Thursday, May 24, 2012

Writing: My thoughts, My Opinions, My Philosophy

I spend a lot of time talking about political things (I was a poli-sci major, after all), but I don’t want you to feel like that’s what this whole blog is about. It’s not about politics, it’s about life.
So today, we’re going to talk about something that’s been going on in my life: writing. Yes, I’m writing a book. It’s a sci-fi action story about the “hidden” war between good and evil. I want to put things in a slightly different format than the normal “good versus bad” story. I’ll keep you up to date on it, but for now I’ll put a teaser at the end of this post so you can get a “feel” of what it’s about.

Personally, I think writing is entertaining and even relaxing at times. Sometimes, though, it’s just a pain in the neck to keep writing. I guess we all have that problem sometimes.

So what is my writing style? Basically, I try to put the details of the story in as few words as possible. In other words, I’m trying to use as little detail as possible to keep you continually interested and get to the point. 

Why, do I do this? It’s because I hate being long-winded. I also hate it when I’m reading a story that wasted over sixty to a hundred pages explaining every detail, every picture, and every blade of grass…and really has little to do with the story itself. If it’s not important to the story to mention all the animals, trees, the clouds moving at a swift pace, etc, then I really don’t care about reading it.

I’ve read really long books that could have been much shorter if they had practiced a little pithiness. I’m not afraid to be concise in my writing, so I don’t have to worry about omitting useless or unrelated details to my story. 

Does that mean that “fluff” is completely worthless? Of course not, but use it sparingly please! As much as you might love to think your readers want to know every single detail of the world you have created, the truth is they most likely don’t. Be thorough if you must, but don’t weigh people down with too many details.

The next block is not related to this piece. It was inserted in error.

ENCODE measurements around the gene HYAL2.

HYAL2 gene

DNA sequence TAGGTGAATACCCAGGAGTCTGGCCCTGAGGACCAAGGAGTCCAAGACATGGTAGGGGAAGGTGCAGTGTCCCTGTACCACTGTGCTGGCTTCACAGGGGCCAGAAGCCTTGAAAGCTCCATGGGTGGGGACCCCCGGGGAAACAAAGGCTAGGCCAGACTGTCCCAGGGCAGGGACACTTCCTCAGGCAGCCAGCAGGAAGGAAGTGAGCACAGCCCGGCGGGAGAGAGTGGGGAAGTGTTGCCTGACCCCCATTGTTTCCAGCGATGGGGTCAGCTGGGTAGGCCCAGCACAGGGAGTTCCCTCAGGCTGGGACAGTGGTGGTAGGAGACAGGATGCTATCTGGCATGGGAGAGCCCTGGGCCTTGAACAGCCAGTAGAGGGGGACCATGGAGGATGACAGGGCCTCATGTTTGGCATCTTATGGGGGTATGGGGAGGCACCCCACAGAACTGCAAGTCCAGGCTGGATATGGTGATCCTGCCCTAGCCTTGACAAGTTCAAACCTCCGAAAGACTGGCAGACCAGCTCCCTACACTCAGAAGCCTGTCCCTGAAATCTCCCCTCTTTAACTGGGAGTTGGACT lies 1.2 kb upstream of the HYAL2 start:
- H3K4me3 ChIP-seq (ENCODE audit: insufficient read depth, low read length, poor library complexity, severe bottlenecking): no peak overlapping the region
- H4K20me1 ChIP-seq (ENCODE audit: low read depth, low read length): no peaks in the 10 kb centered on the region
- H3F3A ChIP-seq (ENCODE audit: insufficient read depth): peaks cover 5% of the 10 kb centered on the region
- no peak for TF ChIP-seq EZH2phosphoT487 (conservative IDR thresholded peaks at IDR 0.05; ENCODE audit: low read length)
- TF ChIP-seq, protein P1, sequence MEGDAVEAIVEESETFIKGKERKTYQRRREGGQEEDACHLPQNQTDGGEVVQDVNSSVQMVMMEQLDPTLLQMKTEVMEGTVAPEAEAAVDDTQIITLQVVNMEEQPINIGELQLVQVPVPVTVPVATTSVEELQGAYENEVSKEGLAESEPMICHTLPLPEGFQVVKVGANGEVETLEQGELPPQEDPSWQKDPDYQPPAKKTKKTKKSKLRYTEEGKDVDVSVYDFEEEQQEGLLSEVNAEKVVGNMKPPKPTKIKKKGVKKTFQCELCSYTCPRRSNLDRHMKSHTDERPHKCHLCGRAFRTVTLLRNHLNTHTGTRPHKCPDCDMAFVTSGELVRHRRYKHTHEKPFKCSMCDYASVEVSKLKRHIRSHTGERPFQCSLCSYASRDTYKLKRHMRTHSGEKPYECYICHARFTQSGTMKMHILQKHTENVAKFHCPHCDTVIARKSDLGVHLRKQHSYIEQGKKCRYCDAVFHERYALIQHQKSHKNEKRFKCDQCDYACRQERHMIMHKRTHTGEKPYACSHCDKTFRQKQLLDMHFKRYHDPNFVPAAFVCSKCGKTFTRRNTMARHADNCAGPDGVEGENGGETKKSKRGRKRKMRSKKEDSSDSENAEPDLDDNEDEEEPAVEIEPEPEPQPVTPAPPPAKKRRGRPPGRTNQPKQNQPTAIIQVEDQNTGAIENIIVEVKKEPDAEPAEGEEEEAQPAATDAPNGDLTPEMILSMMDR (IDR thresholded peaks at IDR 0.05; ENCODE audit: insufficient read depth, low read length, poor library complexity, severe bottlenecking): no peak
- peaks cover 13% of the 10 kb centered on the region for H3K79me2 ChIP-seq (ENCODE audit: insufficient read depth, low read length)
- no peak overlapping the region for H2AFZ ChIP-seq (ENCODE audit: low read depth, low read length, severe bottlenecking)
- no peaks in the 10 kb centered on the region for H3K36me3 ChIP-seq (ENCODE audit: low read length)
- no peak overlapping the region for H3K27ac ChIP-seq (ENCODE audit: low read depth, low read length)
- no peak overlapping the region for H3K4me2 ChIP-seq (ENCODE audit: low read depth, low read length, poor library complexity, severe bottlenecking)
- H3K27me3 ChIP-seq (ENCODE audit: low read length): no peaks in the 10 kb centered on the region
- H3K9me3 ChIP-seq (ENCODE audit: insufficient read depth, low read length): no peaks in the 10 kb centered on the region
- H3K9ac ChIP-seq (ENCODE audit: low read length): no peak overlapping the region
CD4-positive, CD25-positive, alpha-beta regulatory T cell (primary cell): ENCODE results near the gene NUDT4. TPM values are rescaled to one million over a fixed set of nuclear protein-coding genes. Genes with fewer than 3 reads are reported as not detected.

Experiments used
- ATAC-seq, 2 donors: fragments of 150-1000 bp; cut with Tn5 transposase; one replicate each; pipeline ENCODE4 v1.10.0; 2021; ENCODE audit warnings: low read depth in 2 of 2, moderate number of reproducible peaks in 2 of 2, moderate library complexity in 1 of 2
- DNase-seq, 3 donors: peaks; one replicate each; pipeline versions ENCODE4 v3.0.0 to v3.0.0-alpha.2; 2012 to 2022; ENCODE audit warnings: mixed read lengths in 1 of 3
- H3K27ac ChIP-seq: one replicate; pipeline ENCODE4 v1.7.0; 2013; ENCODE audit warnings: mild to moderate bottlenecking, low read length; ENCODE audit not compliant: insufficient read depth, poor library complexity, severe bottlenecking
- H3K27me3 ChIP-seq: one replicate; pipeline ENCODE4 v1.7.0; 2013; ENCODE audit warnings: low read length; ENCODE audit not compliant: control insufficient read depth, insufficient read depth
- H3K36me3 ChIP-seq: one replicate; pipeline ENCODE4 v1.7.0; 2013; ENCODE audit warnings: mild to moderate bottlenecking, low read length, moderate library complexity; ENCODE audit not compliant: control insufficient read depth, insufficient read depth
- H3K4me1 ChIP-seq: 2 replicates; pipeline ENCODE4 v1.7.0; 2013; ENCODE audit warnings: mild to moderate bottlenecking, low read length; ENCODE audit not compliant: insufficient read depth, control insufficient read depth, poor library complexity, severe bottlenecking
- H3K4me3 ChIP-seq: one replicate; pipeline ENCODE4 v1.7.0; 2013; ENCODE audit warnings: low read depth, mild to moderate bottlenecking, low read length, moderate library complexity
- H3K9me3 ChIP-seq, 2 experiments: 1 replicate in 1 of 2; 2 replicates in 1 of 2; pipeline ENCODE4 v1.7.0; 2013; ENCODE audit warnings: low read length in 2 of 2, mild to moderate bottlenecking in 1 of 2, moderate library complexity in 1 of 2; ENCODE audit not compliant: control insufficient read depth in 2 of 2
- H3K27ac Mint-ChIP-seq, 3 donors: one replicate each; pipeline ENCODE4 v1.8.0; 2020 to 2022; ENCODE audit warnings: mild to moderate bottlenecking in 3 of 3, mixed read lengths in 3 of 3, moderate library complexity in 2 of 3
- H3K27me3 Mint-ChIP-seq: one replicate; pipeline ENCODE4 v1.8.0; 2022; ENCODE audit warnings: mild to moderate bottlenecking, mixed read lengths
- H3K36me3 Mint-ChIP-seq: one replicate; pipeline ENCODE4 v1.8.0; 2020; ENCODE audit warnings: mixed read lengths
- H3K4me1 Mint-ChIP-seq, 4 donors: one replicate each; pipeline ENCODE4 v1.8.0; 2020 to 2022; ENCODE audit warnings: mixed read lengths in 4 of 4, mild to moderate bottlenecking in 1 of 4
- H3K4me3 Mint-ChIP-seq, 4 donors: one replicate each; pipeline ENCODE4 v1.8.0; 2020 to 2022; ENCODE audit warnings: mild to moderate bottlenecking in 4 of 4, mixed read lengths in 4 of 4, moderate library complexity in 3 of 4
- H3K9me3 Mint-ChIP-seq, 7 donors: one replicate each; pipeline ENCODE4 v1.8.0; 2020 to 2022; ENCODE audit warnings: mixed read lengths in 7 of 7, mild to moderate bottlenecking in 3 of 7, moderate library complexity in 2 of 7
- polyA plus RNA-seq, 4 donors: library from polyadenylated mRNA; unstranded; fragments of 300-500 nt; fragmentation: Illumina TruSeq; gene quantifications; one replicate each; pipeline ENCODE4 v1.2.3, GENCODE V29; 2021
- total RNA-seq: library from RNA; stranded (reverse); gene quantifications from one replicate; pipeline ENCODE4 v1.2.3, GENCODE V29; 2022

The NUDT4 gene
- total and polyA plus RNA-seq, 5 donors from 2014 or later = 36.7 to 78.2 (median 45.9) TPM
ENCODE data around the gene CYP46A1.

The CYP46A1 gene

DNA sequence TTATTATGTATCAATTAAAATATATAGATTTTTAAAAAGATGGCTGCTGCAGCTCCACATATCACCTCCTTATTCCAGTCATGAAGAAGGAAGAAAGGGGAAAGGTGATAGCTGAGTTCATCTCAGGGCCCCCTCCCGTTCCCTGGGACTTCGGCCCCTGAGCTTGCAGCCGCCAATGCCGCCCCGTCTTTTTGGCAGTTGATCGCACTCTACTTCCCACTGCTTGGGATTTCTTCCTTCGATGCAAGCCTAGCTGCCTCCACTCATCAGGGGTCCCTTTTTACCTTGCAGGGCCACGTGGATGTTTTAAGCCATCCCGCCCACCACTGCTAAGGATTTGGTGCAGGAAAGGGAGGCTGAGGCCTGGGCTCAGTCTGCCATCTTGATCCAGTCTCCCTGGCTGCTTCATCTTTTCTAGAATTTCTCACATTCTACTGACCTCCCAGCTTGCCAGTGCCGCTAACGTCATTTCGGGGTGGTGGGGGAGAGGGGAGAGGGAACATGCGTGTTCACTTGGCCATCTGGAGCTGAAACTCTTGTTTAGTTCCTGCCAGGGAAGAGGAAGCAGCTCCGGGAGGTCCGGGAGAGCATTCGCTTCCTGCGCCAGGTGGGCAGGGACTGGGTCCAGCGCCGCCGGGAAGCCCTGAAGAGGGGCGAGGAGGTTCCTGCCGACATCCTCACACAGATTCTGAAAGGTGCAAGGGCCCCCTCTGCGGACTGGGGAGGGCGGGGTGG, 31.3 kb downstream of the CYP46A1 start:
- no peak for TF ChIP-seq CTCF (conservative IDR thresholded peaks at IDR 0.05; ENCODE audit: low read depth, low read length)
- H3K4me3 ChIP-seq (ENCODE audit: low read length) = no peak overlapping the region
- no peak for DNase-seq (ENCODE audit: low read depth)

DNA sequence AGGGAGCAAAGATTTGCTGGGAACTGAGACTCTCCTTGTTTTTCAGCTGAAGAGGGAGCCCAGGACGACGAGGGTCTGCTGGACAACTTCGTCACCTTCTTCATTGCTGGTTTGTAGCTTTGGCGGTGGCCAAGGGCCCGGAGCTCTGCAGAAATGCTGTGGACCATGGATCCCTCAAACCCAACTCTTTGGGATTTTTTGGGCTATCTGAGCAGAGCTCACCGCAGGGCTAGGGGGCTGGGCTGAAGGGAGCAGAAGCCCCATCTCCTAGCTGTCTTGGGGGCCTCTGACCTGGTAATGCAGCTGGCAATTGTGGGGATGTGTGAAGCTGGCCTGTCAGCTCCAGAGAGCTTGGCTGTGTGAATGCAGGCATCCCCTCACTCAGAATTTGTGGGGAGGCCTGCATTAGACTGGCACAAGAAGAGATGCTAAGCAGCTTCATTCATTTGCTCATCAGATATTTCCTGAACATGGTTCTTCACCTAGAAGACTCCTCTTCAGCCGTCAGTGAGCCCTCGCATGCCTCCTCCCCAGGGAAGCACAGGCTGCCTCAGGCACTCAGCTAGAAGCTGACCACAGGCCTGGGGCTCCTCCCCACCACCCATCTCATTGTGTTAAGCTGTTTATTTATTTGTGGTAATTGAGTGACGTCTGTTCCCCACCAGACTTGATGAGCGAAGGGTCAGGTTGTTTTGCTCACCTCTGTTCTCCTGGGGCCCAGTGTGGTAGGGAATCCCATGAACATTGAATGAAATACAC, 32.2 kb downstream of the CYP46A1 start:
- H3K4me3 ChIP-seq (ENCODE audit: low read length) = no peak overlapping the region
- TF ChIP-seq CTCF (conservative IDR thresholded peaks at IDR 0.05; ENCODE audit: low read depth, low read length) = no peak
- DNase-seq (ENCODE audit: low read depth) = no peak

Also, I try to keep the reader interested by using “cliff-hangers” at the end of chapters, and some form of action and/or suspense throughout each chapter. If a chapter starts to get boring, I need to edit it to make it exciting, or at the very least interesting

When it comes to my audience of readers, I don’t care if they love or hate me, but I never want them to get bored of me! People can hate your stories all day, but as long as you keep them interested, excited, and intrigued, they won’t be able to help but come back to you for more.
I’m the same way myself: I hate it when the plot gets boring. When a story is at a slow point, I’ll speed read and try to skip all the fluff and whatever looks unnecessary until I get back to the interesting stuff. If a book keeps me interested and intrigued, it doesn’t even have to excite me or give me the goosebumps… I’m going to keep reading.

Heck, I’ve read books where I hated where the story was going, and I hated the author for it (the second and third books of “The Hunger Games” series, for instance). But I couldn’t stop reading it, and if the author came out with another book to follow it up, I wouldn’t be able to stop myself from reading it. 

So there you have it. My thoughts on writing and reading, laid bare for your enjoyment. ;)

What is your philosophy on reading/writing books? Do you hate “fluff” like I do, or do you soak it in with pleasure? Let me know in the comments! I’d love to hear from you.

Are you a writer? Please feel free to leave some tips!

Now…as promised, here is the teaser:

The Black Mamba is at it again. I know what he’s after—it’s perfectly obvious. The person he has been at odds with for quite some time, who evades all his attempts of destruction,and the one person who has no clue as to what this personal feud is even about: Me.

Helen runs into my room with a terrible look on her face. “I have ears,” I say. “Where are my guns? Did they survive the explosion?” She nods, and runs out of the room. By the time she comes back with them, I have made my way out of the bed, and realize just how bad my situation really is. I can hardly bear the pain of standing up. But I know I have to, so I do it. I walk around a bit to try to loosen up my injured muscles and get somewhat accustomed to the pain.

Who am I kidding? I’m in no shape to be fighting off a siege. This is not going to end well.

“You really shouldn’t be doing this,” says Helen as she hands me the sawn-off shotgun and pistol-belt. “You’re in no condition to—”
I cut her off: “I don’t have a choice, and neither do you. We both know why he came here. He wants me. If you get in his way, you’ll only get yourselves killed.”
“What are you going to do?” she asks?
“That all depends,” I answer, “on how many painkillers you can shoot into me.”